The Well-Tempered Ear

Classical music performance: UW pianists and dancers team up; Chopin specialist Rafal Blechacz plays Bach’s “Italian Concerto”

March 7, 2010
1 Comment

By Jacob Stockinger

First, a reminder, via a press release:

Collaboration between musicians and dancers is such a rarity today, we have forgotten the kindred nature of our arts.

“Pianists and dancers from UW-Madison will present two collaborative performances entitled “Making the Music Dance.” The concerts are the culmination of a series of movement workshops, led by graduate piano student Paola Savvidou.

“The purpose of the movement workshop and performance project is to develop kinesthetic awareness in pianists, embody the essence of the music, improve alignment at our instrument, and deepen our musical understanding and communication. You will hear piano performances with live dance improvisation; the overall effect being an aural, visual and kinesthetic interpretation of music by the great masters. (The poster for the event uses, to great effect, Henri Matisse’s famous painting “The Dance,” seen below).


Concerts will take place on:
 TONIGHT, Sunday, March 7, at 8:30 p.m. in Morphy Hall and 
TOMORROW NIGHT, Monday, March 8, at 8:30 p.m. in the Steinway Piano Gallery of Madison (6629 Mineral Pt. Road) on Madison’s far west side.

Pianists feature include: Sonya Clark, Amanda Horn, Doug Jurs, Jonathan Kuuskoski, Olivia Musat
Dancers: Lissa Erickson, Jamie Landry, Mary Patterson, Carlyn Pitterle and Olivia Templin.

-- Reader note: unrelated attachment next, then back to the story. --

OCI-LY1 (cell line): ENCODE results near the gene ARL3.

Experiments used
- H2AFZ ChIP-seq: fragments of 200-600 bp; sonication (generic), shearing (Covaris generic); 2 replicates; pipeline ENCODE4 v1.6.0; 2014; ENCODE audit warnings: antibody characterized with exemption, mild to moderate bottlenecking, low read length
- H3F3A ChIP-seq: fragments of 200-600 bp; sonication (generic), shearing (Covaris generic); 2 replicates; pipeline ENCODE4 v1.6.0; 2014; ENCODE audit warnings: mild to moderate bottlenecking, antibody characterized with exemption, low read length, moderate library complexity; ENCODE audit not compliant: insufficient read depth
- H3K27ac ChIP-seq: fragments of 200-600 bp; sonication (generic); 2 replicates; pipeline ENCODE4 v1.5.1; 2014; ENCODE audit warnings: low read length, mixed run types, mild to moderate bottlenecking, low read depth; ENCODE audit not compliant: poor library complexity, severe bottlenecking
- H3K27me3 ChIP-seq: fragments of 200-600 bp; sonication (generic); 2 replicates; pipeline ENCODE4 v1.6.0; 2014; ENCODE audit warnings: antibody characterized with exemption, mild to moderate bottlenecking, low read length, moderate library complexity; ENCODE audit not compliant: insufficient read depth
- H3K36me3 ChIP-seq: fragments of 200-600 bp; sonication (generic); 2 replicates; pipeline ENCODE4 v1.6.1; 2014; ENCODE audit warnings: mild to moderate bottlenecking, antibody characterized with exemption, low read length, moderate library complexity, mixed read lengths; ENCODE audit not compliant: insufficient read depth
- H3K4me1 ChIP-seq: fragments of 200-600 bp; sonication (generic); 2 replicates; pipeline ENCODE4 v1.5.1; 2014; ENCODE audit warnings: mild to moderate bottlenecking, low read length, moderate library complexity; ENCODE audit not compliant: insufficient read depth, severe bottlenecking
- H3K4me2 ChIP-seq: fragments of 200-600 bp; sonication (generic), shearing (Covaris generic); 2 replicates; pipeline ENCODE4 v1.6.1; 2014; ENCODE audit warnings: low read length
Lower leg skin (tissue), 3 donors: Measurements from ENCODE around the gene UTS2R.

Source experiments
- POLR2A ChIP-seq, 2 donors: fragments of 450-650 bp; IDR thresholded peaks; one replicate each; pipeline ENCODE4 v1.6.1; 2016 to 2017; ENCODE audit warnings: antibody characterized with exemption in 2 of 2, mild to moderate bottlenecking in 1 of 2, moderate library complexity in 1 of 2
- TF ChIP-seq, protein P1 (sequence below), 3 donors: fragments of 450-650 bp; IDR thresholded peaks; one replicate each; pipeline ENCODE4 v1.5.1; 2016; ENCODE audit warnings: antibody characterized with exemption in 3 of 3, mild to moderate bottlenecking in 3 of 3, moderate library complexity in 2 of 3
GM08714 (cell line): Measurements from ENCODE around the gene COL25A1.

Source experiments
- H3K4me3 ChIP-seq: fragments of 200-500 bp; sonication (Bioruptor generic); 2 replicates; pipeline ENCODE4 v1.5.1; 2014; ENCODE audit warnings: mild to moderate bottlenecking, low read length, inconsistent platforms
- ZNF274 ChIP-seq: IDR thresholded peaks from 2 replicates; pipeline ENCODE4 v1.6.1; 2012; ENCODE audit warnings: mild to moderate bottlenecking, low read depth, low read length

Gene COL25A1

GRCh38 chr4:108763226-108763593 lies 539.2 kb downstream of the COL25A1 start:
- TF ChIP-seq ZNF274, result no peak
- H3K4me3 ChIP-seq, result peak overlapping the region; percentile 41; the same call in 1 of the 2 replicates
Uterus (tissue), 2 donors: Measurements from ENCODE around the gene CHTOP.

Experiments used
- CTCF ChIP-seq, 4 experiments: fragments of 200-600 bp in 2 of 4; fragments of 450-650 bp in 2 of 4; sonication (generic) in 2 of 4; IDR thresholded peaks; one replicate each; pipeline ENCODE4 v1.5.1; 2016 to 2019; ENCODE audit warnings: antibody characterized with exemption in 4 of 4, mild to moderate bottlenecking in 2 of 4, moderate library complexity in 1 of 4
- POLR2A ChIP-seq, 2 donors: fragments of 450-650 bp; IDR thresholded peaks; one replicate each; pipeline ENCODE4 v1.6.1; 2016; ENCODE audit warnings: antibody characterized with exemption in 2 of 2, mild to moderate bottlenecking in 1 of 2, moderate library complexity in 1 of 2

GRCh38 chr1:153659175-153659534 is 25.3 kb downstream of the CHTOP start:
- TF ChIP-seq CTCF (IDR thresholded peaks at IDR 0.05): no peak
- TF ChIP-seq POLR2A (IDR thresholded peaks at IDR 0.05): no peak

Music to be heard and interpreted includes: Sonata in E-flat major, Hob. XVI: 52, Adagio (Haydn), “Island of Joy” (Debussy), Sonata in F-sharp major, Op. 78, Adagio Cantabile-Allegro ma non troppo (Beethoven), Nocturne in C minor (Chopin), Sonata No. 2, Andante (Skryabin)

This project is supported by the UW-Madison Arts Institute and the Steinway Piano Gallery of Madison. 
For more information contact: Paola Savvidou,


Readers know of my like for Rafal Blechacz (below), the young Polish pianist who won the Chopin Prize in 2005 and who has out a new and excellent recording of the Chopin concertos.

In addition to the Chopin, Haydn, Mozart and Beethoven that Blechacz has already recorded for Deutsche Grammophon, I happened to mention to a loyal reader of the blog — Akiko Ichikura of Tokyo — that on his next CD I would like to hear Blechacz perform the music of J.S. Bach.

As you might recall, Bach was one of the two musical gods that Chopin worshipped — the other was Mozart — and Chopin was fascinated by Bach,. He played a dozen or two preludes and fugues form The Tempered Clavier from memory, according to contemporary accounts.

And as he aged he grew even more and more fascinated with Bach’s mastery of counterpoint and used it as a guide in his own late-life turn to contrapuntal music (the Op. 51 nocturnes, the Sonata in B Minor, the F Minor Ballade and many others).

Anyway, Akiko found the following video and audio recordings I want to share of Blechancz performing Bach’s well-known “Italian Concerto” — a favorite of amateur and professional pianists that prefigures Mozart and classicism in its style.

(Indeed I think that in the music of Bach you find not only Baroque music but also harbingers of Classicism and Romanticism.

The first video is of movements 1 and 2, the gorgeous andante that Alfred Brendel has used separately as an encore:

And here is the third and final movement:

I also noticed for a recital at Duke University Blechacz also programmed the Partita No.1 in B-flat Major of Bach. Maybe we will get to hear Bach, perhaps even a Bach-Chopin recital mix, the same sort that Richard Goode performed at Carnegie Hall.

I would like that.

How about you?

And let me know what you think of Blechacz’ playing of Bach?

And what you think his next CD — after two Chopin CDs and another one with sonatas by Haydn, Mozart and Beethoven — should be.

The Ear wants to hear.

Posted in Classical music

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